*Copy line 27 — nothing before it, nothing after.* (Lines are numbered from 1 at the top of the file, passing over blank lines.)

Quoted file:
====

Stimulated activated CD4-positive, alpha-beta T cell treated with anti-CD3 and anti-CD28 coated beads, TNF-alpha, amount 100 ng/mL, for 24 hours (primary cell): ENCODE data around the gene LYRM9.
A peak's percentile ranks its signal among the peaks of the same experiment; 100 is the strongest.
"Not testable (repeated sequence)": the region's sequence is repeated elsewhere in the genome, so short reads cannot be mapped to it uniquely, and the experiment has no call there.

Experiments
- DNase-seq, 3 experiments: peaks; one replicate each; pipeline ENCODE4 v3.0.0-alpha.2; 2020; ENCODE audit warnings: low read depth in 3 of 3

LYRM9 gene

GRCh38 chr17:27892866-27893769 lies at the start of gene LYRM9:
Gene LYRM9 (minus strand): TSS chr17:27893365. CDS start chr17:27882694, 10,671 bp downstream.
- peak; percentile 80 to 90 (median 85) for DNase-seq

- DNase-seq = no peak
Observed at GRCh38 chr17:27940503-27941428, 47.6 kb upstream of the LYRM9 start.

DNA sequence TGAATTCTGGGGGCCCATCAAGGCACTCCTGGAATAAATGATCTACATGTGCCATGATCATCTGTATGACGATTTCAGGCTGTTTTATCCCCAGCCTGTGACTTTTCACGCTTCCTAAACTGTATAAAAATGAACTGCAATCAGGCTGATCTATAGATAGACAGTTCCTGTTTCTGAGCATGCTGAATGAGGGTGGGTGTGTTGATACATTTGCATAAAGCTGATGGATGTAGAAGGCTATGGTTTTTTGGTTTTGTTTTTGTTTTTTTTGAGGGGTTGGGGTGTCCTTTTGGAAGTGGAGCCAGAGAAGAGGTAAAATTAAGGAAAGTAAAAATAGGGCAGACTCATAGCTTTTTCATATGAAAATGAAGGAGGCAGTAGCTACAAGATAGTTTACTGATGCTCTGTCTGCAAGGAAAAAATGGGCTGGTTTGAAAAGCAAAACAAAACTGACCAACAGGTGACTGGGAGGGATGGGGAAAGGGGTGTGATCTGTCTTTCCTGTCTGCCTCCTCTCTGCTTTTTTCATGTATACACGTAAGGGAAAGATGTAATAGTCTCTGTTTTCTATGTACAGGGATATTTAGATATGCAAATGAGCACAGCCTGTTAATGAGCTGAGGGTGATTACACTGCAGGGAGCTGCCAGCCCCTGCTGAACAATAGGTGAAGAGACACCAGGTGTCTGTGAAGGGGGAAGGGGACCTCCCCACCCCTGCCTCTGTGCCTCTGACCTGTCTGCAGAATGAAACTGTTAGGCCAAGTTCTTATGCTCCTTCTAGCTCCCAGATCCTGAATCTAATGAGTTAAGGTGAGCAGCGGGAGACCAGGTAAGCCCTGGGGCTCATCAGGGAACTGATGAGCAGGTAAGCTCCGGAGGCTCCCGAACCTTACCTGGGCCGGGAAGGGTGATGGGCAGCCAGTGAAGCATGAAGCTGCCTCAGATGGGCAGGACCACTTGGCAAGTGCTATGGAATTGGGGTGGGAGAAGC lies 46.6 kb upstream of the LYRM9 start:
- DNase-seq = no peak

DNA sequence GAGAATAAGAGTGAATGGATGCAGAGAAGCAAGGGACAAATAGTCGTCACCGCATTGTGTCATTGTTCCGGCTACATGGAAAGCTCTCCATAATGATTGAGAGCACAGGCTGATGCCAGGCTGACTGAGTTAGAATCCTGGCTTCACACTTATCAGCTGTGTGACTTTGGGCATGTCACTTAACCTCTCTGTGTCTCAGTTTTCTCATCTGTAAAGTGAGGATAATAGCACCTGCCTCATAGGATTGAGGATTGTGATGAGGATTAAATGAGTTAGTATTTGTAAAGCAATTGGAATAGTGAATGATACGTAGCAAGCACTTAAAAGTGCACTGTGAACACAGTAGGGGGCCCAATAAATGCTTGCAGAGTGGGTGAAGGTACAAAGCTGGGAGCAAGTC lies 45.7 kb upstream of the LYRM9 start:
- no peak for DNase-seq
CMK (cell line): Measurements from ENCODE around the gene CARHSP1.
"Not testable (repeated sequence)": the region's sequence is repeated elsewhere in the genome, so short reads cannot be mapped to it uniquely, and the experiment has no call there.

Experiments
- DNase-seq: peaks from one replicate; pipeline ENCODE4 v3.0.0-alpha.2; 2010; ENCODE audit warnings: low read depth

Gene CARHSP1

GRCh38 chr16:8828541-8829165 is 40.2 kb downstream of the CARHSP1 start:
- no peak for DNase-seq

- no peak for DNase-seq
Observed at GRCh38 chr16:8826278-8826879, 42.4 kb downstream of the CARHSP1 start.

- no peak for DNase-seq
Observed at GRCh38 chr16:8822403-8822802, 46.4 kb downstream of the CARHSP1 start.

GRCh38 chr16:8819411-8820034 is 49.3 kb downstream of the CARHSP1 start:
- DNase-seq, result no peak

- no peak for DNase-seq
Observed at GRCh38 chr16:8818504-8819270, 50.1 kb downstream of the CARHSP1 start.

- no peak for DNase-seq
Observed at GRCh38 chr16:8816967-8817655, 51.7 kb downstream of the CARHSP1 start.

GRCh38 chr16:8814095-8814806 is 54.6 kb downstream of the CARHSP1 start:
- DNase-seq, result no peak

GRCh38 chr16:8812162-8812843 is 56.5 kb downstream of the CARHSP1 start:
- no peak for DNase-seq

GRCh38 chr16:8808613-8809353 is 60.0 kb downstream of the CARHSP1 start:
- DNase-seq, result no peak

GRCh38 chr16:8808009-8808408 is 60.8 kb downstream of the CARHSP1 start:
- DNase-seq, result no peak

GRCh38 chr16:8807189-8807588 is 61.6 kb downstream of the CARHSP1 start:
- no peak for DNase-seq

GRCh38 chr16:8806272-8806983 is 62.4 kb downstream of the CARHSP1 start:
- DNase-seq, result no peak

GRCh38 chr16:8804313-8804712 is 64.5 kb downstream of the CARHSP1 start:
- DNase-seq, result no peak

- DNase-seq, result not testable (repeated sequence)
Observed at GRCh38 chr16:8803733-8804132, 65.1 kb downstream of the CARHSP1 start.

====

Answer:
GRCh38 chr16:8819411-8820034 is 49.3 kb downstream of the CARHSP1 start: